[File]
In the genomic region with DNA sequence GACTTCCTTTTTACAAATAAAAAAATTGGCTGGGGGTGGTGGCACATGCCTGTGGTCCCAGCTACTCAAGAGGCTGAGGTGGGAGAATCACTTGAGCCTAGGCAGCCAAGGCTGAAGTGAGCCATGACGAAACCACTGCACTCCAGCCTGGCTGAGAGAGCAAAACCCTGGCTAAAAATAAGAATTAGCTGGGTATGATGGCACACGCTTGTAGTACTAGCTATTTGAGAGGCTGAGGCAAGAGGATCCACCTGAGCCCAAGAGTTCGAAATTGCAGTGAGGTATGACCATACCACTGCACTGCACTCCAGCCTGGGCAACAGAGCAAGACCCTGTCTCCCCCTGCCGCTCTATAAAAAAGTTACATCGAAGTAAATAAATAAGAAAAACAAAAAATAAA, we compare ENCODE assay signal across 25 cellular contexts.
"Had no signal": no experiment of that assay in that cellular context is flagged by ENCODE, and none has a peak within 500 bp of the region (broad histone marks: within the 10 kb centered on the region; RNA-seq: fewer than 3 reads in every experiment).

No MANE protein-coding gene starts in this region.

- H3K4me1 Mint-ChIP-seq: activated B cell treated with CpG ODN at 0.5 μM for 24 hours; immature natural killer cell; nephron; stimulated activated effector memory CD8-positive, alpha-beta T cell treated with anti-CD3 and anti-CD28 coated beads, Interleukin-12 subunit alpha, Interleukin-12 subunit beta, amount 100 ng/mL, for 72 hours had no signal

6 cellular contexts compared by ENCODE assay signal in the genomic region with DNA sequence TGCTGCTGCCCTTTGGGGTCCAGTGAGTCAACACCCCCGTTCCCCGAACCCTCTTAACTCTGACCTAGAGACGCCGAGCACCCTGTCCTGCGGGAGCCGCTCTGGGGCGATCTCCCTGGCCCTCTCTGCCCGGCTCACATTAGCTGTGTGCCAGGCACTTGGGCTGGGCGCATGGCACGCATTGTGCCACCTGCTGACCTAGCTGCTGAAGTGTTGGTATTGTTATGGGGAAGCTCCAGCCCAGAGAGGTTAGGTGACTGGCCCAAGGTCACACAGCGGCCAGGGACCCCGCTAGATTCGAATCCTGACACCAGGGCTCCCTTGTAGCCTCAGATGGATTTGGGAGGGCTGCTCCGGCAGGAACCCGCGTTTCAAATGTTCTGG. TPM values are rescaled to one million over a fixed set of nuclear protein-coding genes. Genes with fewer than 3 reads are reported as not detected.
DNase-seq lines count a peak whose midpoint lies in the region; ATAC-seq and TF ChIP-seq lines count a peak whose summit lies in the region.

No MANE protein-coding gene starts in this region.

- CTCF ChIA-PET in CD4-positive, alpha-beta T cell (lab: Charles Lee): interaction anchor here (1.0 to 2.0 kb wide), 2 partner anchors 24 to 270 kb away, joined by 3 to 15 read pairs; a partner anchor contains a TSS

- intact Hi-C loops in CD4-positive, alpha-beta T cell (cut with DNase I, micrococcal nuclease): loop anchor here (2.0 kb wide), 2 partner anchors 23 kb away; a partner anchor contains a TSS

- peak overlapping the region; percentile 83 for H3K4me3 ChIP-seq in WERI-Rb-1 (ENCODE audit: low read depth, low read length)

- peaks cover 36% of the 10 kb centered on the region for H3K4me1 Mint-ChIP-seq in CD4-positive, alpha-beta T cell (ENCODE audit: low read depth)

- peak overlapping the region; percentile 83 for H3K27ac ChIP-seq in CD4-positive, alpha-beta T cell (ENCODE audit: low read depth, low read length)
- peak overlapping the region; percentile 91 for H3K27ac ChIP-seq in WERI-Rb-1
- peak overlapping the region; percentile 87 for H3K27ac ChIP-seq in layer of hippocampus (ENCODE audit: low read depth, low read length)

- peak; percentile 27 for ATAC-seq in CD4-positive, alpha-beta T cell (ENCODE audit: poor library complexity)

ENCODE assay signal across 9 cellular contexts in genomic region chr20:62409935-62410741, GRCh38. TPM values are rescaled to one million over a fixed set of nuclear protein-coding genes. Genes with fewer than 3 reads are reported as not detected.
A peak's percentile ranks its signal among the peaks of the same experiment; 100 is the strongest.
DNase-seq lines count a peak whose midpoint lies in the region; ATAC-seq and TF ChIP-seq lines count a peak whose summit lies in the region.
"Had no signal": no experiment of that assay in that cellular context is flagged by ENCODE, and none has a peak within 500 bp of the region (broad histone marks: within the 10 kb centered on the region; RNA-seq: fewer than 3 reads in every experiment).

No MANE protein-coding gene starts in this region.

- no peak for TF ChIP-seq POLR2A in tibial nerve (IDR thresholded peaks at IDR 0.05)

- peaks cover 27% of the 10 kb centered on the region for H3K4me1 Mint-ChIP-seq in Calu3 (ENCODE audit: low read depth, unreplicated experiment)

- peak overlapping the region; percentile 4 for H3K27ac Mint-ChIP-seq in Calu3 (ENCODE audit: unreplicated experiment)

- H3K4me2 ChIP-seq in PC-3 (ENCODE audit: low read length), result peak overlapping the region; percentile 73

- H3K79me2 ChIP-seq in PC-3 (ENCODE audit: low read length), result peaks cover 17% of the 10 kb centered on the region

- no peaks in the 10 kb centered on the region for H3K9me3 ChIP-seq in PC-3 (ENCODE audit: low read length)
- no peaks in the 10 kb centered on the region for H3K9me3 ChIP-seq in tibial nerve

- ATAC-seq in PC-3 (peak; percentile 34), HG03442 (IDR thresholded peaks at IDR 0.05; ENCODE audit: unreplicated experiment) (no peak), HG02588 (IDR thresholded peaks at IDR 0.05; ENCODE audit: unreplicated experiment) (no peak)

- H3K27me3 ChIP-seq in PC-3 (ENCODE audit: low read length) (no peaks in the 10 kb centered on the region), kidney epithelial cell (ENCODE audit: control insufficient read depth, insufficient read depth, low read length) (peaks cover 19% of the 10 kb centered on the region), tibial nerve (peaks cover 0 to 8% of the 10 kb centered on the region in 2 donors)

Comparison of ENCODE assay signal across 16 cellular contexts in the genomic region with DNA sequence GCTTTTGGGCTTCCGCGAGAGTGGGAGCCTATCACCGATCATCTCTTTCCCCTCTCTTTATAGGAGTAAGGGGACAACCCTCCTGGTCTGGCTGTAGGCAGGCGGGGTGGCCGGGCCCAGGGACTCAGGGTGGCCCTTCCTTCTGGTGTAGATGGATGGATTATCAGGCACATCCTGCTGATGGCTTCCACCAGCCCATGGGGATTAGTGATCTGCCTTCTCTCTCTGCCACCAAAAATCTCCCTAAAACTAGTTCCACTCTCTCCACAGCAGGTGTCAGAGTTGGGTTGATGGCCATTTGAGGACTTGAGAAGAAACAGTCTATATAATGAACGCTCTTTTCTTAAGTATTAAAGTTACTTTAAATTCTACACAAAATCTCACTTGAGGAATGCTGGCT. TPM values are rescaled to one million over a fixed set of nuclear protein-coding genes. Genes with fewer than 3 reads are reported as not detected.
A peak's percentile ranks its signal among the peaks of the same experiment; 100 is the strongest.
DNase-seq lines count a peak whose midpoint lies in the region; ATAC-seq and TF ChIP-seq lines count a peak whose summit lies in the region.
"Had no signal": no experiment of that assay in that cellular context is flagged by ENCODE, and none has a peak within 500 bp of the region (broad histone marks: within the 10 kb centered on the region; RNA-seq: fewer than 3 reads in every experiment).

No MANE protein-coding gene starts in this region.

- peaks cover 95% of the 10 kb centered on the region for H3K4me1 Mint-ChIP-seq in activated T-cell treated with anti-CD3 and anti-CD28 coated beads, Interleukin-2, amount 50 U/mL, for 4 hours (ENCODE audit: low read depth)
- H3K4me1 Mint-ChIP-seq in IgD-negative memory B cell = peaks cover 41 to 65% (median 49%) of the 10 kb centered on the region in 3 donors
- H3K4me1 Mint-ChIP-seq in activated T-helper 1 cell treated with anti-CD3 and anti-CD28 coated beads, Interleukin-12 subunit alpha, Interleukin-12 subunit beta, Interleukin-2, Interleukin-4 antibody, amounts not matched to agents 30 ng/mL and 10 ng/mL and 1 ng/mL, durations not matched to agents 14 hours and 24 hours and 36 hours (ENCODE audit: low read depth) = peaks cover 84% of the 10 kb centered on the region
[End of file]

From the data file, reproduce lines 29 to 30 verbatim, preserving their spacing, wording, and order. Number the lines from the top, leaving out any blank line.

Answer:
- H3K27me3 ChIP-seq in PC-3 (ENCODE audit: low read length) (no peaks in the 10 kb centered on the region), kidney epithelial cell (ENCODE audit: control insufficient read depth, insufficient read depth, low read length) (peaks cover 19% of the 10 kb centered on the region), tibial nerve (peaks cover 0 to 8% of the 10 kb centered on the region in 2 donors)

Comparison of ENCODE assay signal across 16 cellular contexts in the genomic region with DNA sequence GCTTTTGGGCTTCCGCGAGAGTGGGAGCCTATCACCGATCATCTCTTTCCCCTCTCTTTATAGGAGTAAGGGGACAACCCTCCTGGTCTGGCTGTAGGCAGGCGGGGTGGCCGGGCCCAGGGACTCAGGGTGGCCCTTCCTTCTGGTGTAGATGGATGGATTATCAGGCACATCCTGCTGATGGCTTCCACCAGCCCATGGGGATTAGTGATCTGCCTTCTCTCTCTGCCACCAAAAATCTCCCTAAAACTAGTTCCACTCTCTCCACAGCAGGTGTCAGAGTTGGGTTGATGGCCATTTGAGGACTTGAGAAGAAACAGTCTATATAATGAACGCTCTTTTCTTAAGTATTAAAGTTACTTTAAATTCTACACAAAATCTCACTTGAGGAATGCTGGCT. TPM values are rescaled to one million over a fixed set of nuclear protein-coding genes. Genes with fewer than 3 reads are reported as not detected.